capable[/QUOTE]

    In general it seems that devices on different ports have much slower
    transfer of data between them.

    When I tried the burner on the secondary with the HDDs both on the
    primary the flextralink burnproofing kicked in a lot more often.

    I would have expected the transfer rate to be faster between the primary
    and secondary than between two devices on the same cable - unless maybe
    most boards can't read the primary and write the secondary more or less
    simultaenously.
     
    Patrick Dunford, Jul 23, 2004
    #10
  11. Patrick Dunford

    Harry Guest

    I was asking if he had 80-wire cable.
     
    Harry, Jul 23, 2004
    #11
  12. Patrick Dunford

    Harry Guest

    80-wire only needed for udma 66 mode and above[/QUOTE]

    I was asking if he had 80-wire cable.
     
    Harry, Jul 23, 2004
    #12
  13. Patrick Dunford

    Dave Taylor Guest

    It helps avoid un-necessary chatter if questions are briefly justified.
    Justification also help the end user with their own troubleshooting steps
    as it often triggers a different approach.
    Ciao, Dave
     
    Dave Taylor, Jul 24, 2004
    #13
  14. Patrick Dunford

    ~misfit~ Guest

    Why?
     
    ~misfit~, Jul 24, 2004
    #14
  15. Patrick Dunford

    Harry Guest

    I was asking all the questions I could think of because the post
    was so devoid of detail. No mention of the os, etc.
     
    Harry, Jul 24, 2004
    #15
  16. Patrick Dunford

    Harry Guest

    pot kettle black!
     
    Harry, Jul 24, 2004
    #16
  17. Patrick Dunford

    ~misfit~ Guest

    Ok, it's just that the question was irrelevant. Regardless of OS, an 80-wire
    cable won't make an ATA33 drive any faster.
     
    ~misfit~, Jul 24, 2004
    #17
  18. Patrick Dunford

    Harry Guest

    It will cut out noise on the cable and possibly eliminate sporadic errors.
    It provides better transmission characteristics, and better shielding
    for electrical noise. An 80-wire cable has every second wire connected to
    earth - if you want a high quality system then having 80-wire cable helps.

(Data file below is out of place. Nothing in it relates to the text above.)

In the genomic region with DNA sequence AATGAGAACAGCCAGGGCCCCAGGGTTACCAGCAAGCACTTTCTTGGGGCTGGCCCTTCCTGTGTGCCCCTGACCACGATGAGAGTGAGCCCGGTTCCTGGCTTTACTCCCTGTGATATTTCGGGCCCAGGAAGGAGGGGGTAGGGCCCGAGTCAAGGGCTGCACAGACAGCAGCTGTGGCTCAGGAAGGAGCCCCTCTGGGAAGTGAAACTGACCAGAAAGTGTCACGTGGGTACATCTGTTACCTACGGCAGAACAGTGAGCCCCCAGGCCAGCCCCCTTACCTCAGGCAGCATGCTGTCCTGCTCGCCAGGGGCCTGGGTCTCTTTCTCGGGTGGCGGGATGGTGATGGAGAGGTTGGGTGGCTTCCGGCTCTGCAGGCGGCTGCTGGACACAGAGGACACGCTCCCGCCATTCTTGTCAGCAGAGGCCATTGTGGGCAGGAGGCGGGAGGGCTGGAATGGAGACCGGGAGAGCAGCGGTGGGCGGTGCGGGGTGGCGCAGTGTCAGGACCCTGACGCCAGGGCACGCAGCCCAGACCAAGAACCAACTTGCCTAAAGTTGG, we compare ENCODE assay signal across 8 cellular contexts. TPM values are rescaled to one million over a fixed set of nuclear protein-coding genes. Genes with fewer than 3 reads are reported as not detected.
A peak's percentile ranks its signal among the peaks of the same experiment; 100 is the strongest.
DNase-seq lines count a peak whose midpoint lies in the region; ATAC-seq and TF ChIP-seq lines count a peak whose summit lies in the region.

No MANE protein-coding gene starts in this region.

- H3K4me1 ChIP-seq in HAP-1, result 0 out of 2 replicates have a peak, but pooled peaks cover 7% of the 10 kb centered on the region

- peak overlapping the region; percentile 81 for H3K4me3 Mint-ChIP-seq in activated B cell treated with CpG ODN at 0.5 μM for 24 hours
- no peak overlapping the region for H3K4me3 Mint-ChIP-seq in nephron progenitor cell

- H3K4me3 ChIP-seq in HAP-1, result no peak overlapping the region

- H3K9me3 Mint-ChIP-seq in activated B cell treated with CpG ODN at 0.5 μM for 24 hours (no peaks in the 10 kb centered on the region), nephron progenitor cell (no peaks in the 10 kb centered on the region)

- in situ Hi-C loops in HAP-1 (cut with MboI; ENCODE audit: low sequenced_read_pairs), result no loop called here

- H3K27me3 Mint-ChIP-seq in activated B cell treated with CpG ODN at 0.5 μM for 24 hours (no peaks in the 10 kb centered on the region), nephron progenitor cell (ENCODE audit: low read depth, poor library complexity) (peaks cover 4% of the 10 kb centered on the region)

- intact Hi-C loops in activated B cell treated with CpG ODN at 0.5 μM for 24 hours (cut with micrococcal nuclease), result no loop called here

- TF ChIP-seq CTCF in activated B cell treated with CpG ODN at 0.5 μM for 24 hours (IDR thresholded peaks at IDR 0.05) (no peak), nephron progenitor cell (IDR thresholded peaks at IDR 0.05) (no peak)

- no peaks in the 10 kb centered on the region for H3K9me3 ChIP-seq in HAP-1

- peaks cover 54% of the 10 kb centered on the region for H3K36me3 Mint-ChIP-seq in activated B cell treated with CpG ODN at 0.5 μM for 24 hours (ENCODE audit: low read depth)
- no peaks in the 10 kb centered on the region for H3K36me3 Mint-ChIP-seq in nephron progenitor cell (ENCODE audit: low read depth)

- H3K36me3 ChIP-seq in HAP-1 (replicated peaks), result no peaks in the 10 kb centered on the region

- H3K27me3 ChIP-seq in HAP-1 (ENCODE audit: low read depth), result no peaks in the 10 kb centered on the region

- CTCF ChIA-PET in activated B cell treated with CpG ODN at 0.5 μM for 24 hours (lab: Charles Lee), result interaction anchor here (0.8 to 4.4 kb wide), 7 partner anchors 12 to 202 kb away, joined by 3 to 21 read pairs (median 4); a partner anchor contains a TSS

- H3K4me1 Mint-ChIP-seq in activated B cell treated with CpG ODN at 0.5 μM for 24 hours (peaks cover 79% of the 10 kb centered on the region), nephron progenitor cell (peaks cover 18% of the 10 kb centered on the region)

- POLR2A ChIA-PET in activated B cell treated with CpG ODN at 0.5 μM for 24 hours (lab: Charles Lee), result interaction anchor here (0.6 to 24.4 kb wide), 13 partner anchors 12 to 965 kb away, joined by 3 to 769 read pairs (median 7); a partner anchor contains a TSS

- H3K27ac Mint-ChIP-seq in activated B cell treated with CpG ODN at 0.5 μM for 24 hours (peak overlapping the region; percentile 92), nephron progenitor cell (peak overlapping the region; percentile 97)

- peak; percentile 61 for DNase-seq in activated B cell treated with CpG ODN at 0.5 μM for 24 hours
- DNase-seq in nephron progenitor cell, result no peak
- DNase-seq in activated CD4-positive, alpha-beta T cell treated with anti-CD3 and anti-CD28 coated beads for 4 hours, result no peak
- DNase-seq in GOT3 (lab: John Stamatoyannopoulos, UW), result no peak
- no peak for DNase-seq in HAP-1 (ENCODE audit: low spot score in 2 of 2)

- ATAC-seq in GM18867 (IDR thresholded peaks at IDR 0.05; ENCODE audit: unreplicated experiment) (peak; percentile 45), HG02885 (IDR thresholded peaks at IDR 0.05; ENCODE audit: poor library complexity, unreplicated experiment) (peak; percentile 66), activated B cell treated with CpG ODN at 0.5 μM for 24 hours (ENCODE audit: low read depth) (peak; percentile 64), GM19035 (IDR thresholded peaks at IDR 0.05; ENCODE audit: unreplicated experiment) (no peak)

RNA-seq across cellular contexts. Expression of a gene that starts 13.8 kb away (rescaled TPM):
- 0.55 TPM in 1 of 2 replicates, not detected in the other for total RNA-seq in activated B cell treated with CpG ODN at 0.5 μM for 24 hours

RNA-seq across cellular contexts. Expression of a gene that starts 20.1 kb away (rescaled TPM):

You say "... and 80-wire cable won't ...". Well it could do if the
    cable was running right next to the high-frequency transformer of
    the power supply!

    Of course I could also have asked "how long is the cable" but that is
    just one of many hundreds of things that a person needs to be cognisant
    of when fault finding.

    Perhaps I should have asked "does the cable run right next to a noisy
    electrical component".

    Perhaps I should have asked "is the drive recalibrating frequently"?

    It is next to impossibly to diagnose a problem without vaste amounts
    of information. "Why is my disk drive slow" is a silly question and
    most likely will never be solved in discussion groups like this.
     
    Harry, Jul 25, 2004
    #18
  19. Patrick Dunford

    ~misfit~ Guest

    I know. However, from the OP it would seem that this is a less than
    state-of-the-art machine.
    Then why not suggest re-routing the cables instead of asking if he has
    cables that weren't even around when that machine would have been built?
    I have seen very few cables longer than the ATA (or whatever) max spec of
    18" (I think)
    See above.
    I beg to differ. I hang in alt.comp.hardware and problems like this are
    solved by the regulars frequently, at the rate of several a week at least.
    Often the first replies ask for more detail but I've never seen anyone ask
    if an old machine, running sub-5GB HDDs on an ATA33 system is fitted with
    80-wire cables that (probably) weren't available at the time of manufacture.
     
    ~misfit~, Jul 25, 2004
    #19
  20. Patrick Dunford

    steve Guest

    Asus have made shonky mobos, too. I bought one a few years back that had an
    I/O bottleneck of significant proportions in it's VIA Apollo chipset.
     
    steve, Jul 25, 2004
    #20